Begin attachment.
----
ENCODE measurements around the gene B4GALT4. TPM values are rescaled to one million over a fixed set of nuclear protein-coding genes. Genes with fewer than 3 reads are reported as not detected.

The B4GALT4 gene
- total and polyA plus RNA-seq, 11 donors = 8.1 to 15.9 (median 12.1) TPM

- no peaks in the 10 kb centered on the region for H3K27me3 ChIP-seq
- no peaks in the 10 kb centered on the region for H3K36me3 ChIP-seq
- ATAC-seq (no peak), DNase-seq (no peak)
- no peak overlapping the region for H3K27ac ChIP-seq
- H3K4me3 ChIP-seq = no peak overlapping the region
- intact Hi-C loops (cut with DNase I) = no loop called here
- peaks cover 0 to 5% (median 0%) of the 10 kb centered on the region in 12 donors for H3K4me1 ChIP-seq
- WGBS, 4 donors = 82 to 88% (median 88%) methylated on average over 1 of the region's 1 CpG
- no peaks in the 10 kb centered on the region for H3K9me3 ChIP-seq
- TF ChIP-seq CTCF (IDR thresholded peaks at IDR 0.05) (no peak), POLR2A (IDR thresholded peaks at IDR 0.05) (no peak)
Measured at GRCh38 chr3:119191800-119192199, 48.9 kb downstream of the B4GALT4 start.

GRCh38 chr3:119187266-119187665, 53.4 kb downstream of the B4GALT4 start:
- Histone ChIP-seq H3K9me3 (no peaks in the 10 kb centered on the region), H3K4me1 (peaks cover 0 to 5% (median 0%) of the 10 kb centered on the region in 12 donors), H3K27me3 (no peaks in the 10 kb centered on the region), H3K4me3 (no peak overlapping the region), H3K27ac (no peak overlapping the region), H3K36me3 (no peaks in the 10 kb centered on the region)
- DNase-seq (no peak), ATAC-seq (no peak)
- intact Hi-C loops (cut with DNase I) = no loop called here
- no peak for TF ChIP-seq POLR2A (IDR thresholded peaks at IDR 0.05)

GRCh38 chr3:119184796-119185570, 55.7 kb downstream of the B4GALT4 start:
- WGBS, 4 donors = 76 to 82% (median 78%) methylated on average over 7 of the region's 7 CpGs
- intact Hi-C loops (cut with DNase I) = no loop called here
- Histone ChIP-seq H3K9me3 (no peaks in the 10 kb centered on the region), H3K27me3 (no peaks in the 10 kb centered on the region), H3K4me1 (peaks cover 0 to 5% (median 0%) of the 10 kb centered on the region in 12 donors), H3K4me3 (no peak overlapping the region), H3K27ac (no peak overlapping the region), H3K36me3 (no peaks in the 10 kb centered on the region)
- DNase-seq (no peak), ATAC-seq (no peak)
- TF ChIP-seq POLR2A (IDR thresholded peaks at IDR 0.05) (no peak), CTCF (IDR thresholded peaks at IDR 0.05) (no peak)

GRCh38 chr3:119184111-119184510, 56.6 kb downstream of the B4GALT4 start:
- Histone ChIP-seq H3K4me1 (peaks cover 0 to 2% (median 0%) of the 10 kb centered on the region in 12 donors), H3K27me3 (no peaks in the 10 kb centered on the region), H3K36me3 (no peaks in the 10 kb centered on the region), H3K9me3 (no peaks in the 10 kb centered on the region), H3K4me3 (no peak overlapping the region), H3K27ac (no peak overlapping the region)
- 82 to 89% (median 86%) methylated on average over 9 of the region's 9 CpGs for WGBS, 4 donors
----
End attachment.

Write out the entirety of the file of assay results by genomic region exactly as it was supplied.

ENCODE measurements around the gene B4GALT4. TPM values are rescaled to one million over a fixed set of nuclear protein-coding genes. Genes with fewer than 3 reads are reported as not detected.

The B4GALT4 gene
- total and polyA plus RNA-seq, 11 donors = 8.1 to 15.9 (median 12.1) TPM

- no peaks in the 10 kb centered on the region for H3K27me3 ChIP-seq
- no peaks in the 10 kb centered on the region for H3K36me3 ChIP-seq
- ATAC-seq (no peak), DNase-seq (no peak)
- no peak overlapping the region for H3K27ac ChIP-seq
- H3K4me3 ChIP-seq = no peak overlapping the region
- intact Hi-C loops (cut with DNase I) = no loop called here
- peaks cover 0 to 5% (median 0%) of the 10 kb centered on the region in 12 donors for H3K4me1 ChIP-seq
- WGBS, 4 donors = 82 to 88% (median 88%) methylated on average over 1 of the region's 1 CpG
- no peaks in the 10 kb centered on the region for H3K9me3 ChIP-seq
- TF ChIP-seq CTCF (IDR thresholded peaks at IDR 0.05) (no peak), POLR2A (IDR thresholded peaks at IDR 0.05) (no peak)
Measured at GRCh38 chr3:119191800-119192199, 48.9 kb downstream of the B4GALT4 start.

GRCh38 chr3:119187266-119187665, 53.4 kb downstream of the B4GALT4 start:
- Histone ChIP-seq H3K9me3 (no peaks in the 10 kb centered on the region), H3K4me1 (peaks cover 0 to 5% (median 0%) of the 10 kb centered on the region in 12 donors), H3K27me3 (no peaks in the 10 kb centered on the region), H3K4me3 (no peak overlapping the region), H3K27ac (no peak overlapping the region), H3K36me3 (no peaks in the 10 kb centered on the region)
- DNase-seq (no peak), ATAC-seq (no peak)
- intact Hi-C loops (cut with DNase I) = no loop called here
- no peak for TF ChIP-seq POLR2A (IDR thresholded peaks at IDR 0.05)

GRCh38 chr3:119184796-119185570, 55.7 kb downstream of the B4GALT4 start:
- WGBS, 4 donors = 76 to 82% (median 78%) methylated on average over 7 of the region's 7 CpGs
- intact Hi-C loops (cut with DNase I) = no loop called here
- Histone ChIP-seq H3K9me3 (no peaks in the 10 kb centered on the region), H3K27me3 (no peaks in the 10 kb centered on the region), H3K4me1 (peaks cover 0 to 5% (median 0%) of the 10 kb centered on the region in 12 donors), H3K4me3 (no peak overlapping the region), H3K27ac (no peak overlapping the region), H3K36me3 (no peaks in the 10 kb centered on the region)
- DNase-seq (no peak), ATAC-seq (no peak)
- TF ChIP-seq POLR2A (IDR thresholded peaks at IDR 0.05) (no peak), CTCF (IDR thresholded peaks at IDR 0.05) (no peak)

GRCh38 chr3:119184111-119184510, 56.6 kb downstream of the B4GALT4 start:
- Histone ChIP-seq H3K4me1 (peaks cover 0 to 2% (median 0%) of the 10 kb centered on the region in 12 donors), H3K27me3 (no peaks in the 10 kb centered on the region), H3K36me3 (no peaks in the 10 kb centered on the region), H3K9me3 (no peaks in the 10 kb centered on the region), H3K4me3 (no peak overlapping the region), H3K27ac (no peak overlapping the region)
- 82 to 89% (median 86%) methylated on average over 9 of the region's 9 CpGs for WGBS, 4 donors